In the past, many financial institutions have shied away from assisting marijuana businesses for fear that the federal government will go after them for it, forcing most to operate on a cash-only system. Because of this, they are required to transport thousands of dollars physically, making them targets for robberies and other crimes. Wednesday’s vote is the first step towards allowing legitimate marijuana businesses to utilize alternative forms of payment, such as credit cards and bank accounts, like all other businesses.

Marijuana Decriminalization Takes Effect In Nation’s Capital

As of midnight Wednesday, D.C.’s marijuana decriminalization law is officially in effect. The new law — approved by the D.C. Council, signed by Mayor Gray,

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Mayor Vincent Gray

and submitted to Congress for a 60-day review — replaces misdemeanor criminal charges for possession of up to one ounce of marijuana with a civil violation, costing the offender $25. Now D.C. has the third-least punitive marijuana laws in the country, behind Colorado and Washington State.

It is important to note that this is only a change in District law, not federal law. Marijuana possession on federal lands, including the National Mall, is still a criminal offense and violators may be arrested and prosecuted. Public use is still illegal as well. Please see our summary of this new law for more information.

Thank you so much to all the individuals and organizations that took part in reforming the previously outdated law. Further reform is still needed, however. If you are a District resident, please contact your council members and urge them to treat marijuana like alcohol.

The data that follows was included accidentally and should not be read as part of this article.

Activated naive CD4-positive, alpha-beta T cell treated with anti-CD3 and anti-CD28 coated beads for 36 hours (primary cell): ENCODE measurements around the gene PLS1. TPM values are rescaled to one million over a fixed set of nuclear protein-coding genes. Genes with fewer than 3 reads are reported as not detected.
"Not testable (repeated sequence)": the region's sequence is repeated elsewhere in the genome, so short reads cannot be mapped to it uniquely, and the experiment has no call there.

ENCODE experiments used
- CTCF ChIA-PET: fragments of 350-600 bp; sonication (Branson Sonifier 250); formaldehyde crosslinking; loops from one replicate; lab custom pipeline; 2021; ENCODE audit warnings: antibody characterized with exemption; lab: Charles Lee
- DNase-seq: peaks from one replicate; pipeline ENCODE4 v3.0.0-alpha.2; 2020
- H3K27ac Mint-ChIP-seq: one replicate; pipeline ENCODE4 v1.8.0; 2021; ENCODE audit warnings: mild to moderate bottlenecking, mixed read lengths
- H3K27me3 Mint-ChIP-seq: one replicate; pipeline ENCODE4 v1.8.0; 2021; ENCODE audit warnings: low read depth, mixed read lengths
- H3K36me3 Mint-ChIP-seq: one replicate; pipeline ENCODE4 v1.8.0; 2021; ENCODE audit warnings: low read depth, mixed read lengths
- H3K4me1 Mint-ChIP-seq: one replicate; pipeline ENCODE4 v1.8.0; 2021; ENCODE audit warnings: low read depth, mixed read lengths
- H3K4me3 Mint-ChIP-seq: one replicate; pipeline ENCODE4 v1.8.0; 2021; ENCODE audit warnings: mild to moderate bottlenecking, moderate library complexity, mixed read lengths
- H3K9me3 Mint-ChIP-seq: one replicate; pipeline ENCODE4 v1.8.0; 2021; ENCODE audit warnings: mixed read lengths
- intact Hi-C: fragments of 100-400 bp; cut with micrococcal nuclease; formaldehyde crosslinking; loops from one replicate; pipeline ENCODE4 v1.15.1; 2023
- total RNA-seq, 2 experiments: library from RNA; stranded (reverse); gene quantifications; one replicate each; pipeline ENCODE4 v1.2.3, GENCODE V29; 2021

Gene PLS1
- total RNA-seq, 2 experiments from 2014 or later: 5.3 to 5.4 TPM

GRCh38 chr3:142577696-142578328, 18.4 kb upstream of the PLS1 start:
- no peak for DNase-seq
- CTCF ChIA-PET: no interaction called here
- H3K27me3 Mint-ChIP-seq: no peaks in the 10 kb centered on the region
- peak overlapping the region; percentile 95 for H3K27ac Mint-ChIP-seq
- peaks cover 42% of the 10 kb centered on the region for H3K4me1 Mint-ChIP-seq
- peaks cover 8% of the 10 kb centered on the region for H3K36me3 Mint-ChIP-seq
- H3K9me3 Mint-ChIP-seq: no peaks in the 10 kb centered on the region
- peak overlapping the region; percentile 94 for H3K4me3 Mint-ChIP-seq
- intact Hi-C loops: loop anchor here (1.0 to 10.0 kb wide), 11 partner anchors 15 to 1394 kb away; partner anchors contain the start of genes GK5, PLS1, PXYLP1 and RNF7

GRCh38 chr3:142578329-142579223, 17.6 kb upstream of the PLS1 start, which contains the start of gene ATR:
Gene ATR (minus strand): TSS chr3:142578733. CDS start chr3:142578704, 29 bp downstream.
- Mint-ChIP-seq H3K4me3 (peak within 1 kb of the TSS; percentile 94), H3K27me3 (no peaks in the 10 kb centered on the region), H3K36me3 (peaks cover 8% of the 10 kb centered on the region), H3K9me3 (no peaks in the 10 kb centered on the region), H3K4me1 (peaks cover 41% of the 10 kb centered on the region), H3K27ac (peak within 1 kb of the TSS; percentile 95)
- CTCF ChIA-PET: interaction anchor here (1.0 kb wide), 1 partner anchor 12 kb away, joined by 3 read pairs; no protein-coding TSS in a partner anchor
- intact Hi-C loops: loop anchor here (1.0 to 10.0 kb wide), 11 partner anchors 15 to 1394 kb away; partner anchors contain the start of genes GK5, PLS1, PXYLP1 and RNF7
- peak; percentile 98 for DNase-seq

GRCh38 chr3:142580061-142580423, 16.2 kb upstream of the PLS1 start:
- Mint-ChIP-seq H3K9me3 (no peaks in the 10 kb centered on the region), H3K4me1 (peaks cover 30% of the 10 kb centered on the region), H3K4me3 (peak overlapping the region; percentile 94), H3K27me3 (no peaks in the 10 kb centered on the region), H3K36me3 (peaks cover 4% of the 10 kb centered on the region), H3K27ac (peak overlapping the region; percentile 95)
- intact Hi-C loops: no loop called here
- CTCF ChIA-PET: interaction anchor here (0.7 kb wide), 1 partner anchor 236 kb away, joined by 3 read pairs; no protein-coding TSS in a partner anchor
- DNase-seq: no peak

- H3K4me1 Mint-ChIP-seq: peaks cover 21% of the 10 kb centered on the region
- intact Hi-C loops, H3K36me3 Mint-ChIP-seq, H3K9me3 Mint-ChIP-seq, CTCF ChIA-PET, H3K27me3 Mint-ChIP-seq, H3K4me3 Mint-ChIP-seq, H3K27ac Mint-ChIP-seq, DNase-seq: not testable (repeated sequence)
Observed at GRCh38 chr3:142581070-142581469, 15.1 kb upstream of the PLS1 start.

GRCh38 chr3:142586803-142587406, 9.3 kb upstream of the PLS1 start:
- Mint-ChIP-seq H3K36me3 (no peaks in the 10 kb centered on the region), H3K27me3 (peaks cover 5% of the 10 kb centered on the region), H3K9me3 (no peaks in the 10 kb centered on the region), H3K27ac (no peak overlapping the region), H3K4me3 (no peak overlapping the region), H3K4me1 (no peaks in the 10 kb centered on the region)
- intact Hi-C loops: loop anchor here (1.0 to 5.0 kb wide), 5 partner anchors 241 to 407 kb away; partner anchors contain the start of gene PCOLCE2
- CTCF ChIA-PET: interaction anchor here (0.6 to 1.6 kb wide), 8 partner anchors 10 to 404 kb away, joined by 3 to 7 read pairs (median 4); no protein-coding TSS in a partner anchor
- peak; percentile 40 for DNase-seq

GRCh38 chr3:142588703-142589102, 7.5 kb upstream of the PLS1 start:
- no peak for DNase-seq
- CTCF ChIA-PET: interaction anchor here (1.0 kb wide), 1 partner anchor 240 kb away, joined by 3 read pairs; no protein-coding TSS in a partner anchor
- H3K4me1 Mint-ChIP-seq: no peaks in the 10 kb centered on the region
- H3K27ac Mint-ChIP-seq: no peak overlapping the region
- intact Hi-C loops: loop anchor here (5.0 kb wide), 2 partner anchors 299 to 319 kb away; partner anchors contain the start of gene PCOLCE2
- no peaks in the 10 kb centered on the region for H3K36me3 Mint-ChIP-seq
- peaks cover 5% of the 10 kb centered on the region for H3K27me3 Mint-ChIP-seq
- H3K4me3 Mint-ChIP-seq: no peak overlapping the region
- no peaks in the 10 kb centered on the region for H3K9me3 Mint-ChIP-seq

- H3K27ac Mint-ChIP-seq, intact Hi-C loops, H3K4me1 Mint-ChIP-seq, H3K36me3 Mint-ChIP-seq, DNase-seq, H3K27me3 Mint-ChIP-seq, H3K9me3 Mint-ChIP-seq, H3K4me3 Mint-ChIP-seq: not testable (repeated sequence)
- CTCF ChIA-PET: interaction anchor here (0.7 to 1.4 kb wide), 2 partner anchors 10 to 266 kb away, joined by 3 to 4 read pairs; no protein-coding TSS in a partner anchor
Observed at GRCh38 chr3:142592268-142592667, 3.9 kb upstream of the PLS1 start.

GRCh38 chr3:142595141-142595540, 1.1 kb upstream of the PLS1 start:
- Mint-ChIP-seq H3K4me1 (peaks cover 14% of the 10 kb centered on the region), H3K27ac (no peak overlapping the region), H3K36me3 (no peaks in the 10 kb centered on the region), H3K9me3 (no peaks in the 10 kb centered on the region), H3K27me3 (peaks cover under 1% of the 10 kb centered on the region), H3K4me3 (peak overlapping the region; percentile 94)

Congress Votes to End War on Medical Marijuana

You read that correctly — Congress just voted to end the federal government’s war on medical marijuana!

During a debate regarding a Justice Department funding bill, Rep. Dana Rohrabacher (R-CA), a longtime MPP ally, offered an amendment intended to block DEA raids on medical marijuana dispensaries. It passed by a surprisingly wide margin — 219-189. The amendment will not become law until it is signed by the president, but we’re well on our way.

MPP played a key role in building support for this measure, and we couldn’t have done it without our supporters.

We have had a lot of victories since MPP was founded in 1995, but this is one of the biggest — not just in the organization’s history, but in the history of the marijuana policy reform movement.